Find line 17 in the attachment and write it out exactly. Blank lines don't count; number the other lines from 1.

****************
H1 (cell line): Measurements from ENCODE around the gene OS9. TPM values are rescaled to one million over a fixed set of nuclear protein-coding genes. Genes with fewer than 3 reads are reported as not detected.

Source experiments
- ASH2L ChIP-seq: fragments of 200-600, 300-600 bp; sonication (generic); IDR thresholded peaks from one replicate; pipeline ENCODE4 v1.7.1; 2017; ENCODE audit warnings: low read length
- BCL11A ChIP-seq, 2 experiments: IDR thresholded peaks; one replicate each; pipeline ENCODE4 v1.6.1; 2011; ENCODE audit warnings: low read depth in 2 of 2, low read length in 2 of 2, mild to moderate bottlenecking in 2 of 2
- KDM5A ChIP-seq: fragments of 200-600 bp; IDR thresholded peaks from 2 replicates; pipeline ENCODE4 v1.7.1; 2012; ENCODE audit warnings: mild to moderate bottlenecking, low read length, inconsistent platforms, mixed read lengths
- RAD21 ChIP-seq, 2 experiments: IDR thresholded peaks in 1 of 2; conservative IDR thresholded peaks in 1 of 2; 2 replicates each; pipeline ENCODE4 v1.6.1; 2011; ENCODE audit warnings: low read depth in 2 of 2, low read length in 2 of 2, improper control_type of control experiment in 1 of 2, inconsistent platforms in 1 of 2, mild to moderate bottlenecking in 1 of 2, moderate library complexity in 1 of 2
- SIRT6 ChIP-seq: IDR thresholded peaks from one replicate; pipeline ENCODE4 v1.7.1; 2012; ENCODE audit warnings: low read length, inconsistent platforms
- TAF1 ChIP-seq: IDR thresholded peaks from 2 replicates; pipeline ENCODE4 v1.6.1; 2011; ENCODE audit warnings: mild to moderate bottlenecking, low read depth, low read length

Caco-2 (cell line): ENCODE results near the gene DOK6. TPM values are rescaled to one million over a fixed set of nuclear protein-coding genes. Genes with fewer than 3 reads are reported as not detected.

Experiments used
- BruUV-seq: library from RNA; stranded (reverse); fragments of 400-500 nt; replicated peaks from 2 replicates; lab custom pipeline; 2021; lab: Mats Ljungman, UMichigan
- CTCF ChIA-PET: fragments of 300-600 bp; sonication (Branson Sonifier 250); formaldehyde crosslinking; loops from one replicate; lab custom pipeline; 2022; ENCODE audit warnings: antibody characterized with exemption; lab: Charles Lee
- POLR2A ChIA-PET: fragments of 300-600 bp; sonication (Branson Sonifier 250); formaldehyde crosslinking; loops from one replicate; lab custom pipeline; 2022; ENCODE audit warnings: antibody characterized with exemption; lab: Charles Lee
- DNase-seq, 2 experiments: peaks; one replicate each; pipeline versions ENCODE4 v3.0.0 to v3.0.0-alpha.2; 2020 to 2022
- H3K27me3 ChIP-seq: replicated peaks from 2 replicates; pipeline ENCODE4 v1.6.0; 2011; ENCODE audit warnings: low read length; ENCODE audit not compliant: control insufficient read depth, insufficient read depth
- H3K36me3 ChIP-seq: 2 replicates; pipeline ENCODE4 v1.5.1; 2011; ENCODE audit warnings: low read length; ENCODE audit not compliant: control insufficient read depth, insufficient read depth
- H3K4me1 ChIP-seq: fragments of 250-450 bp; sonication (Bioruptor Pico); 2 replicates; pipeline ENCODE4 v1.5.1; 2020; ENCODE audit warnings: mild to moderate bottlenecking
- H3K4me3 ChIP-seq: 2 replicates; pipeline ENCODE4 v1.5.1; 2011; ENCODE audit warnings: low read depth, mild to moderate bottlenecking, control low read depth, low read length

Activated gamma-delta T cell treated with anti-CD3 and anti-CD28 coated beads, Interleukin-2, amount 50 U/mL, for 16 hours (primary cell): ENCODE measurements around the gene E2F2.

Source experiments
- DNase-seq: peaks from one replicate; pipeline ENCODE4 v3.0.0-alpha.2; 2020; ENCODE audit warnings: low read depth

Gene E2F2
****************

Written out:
- H3K4me1 ChIP-seq: fragments of 250-450 bp; sonication (Bioruptor Pico); 2 replicates; pipeline ENCODE4 v1.5.1; 2020; ENCODE audit warnings: mild to moderate bottlenecking